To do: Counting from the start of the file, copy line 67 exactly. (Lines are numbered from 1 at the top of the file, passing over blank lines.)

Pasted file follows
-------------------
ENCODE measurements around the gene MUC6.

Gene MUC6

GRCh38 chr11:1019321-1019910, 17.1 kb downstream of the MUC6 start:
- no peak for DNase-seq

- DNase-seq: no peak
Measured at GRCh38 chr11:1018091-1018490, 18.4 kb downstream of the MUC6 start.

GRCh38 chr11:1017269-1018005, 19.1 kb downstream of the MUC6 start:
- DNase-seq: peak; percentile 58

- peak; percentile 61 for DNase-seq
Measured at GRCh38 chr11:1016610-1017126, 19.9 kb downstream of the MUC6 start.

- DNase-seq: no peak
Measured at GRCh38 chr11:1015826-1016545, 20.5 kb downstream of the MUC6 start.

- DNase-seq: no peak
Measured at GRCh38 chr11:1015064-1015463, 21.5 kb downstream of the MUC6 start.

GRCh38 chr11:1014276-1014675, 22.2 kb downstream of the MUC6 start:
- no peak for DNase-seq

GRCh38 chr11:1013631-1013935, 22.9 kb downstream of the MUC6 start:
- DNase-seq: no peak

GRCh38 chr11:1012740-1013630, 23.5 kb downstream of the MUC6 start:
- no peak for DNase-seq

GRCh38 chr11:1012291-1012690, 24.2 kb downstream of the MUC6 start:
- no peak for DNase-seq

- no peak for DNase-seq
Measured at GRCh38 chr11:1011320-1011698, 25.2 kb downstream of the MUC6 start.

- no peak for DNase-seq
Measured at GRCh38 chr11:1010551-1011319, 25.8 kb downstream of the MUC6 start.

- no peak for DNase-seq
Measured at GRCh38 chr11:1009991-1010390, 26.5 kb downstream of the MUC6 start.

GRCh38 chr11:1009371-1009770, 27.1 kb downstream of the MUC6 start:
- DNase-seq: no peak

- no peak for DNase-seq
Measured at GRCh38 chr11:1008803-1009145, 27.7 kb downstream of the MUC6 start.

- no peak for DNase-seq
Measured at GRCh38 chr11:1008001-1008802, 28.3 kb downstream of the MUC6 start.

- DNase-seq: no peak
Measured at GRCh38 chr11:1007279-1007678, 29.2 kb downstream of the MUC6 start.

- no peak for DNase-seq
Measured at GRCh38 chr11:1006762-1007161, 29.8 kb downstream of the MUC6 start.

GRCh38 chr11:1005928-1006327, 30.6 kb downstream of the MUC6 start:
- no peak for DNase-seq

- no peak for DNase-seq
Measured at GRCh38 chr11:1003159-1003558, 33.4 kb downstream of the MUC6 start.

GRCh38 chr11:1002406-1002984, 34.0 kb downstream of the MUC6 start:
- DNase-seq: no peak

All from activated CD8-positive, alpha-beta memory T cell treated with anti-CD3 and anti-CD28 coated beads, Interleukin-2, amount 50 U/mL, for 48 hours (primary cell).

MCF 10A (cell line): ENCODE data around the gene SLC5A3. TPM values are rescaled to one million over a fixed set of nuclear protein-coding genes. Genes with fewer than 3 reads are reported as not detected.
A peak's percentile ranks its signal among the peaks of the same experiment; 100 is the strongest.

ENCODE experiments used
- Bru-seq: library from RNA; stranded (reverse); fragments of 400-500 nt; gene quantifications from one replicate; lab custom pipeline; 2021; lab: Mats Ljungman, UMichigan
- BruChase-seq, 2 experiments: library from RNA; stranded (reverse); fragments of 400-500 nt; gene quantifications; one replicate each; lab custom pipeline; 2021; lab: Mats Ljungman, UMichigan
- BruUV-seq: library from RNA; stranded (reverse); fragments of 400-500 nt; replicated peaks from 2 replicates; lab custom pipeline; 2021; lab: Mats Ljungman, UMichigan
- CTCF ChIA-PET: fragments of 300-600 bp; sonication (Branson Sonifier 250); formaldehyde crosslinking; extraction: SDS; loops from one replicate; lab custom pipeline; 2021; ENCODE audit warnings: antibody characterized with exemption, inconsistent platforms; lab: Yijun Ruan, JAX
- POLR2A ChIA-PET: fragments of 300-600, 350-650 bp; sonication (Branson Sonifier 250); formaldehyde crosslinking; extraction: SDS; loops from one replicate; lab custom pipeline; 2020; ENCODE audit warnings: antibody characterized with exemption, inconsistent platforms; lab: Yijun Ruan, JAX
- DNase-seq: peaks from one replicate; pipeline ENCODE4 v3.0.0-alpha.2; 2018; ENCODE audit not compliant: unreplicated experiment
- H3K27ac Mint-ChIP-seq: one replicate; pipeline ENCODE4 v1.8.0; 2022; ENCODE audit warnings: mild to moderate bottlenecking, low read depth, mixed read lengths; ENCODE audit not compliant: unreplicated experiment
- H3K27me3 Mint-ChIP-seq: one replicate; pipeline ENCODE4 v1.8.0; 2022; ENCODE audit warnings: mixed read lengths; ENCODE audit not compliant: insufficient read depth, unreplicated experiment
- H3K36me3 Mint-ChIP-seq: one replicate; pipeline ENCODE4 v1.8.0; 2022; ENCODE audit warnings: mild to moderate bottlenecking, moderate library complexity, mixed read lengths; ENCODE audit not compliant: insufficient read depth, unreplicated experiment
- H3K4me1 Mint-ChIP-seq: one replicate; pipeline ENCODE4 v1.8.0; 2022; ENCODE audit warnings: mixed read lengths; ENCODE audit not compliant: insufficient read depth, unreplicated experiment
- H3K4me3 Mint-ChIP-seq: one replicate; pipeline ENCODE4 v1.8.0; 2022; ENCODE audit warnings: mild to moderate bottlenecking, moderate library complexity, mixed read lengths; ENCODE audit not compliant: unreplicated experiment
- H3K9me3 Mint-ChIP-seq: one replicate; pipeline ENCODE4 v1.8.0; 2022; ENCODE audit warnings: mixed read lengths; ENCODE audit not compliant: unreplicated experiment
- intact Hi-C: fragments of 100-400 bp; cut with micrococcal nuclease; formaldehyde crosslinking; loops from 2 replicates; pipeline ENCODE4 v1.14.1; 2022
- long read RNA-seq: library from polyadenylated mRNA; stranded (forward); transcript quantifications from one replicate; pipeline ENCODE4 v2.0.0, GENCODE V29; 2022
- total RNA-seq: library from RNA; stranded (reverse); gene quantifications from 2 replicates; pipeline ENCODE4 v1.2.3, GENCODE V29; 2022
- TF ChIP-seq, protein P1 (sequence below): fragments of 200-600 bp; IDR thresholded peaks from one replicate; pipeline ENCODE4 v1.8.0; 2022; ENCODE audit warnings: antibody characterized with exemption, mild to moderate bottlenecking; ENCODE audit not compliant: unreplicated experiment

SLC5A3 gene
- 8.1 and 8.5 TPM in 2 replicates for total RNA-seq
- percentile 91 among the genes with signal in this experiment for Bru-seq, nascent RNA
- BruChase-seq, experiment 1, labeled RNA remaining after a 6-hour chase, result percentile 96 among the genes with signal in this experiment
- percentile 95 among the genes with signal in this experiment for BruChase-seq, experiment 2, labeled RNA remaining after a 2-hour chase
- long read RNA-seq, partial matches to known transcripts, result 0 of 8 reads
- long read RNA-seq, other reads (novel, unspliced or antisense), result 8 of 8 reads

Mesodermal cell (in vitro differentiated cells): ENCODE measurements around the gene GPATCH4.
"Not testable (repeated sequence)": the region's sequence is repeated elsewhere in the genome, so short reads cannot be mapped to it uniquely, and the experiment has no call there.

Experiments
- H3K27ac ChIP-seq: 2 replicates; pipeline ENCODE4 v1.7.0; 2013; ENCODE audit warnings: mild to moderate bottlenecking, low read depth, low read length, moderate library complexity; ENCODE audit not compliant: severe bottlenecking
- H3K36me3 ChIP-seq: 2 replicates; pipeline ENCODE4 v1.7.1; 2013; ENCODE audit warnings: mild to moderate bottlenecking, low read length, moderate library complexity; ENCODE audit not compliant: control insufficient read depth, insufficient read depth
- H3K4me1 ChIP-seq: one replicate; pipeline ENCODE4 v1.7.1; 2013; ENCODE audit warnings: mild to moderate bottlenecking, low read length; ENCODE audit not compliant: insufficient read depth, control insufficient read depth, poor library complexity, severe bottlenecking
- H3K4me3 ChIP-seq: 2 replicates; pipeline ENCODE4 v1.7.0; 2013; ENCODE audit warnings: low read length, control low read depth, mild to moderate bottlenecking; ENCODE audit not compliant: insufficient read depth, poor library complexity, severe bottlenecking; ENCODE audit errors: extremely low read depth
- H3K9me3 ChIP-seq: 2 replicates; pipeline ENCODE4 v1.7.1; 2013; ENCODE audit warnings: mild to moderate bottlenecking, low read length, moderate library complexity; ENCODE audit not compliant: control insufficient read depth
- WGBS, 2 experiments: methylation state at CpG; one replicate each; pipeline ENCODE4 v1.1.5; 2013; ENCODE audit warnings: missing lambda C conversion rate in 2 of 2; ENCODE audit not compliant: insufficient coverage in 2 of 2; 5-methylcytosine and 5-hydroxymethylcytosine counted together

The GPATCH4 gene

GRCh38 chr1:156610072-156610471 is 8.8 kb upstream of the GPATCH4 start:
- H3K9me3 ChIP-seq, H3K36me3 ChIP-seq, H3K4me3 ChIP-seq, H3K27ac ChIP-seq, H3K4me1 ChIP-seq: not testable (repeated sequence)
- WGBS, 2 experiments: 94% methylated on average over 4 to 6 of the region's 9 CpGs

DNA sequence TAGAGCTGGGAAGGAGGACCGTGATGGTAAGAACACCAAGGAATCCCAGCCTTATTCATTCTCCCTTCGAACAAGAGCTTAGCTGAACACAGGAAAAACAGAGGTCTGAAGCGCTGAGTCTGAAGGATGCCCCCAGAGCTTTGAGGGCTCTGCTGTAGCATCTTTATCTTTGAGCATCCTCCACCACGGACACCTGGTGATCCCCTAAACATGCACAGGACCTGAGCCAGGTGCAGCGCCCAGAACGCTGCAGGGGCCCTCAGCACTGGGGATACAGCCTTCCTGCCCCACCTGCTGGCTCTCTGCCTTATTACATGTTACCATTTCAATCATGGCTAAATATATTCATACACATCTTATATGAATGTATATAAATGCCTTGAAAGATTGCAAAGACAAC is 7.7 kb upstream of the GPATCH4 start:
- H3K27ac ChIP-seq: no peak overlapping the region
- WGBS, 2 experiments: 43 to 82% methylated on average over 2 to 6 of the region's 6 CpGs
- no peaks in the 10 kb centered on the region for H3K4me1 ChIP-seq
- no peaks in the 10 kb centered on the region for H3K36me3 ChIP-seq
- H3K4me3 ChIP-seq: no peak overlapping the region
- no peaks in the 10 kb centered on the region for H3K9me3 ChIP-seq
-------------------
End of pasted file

- percentile 91 among the genes with signal in this experiment for Bru-seq, nascent RNA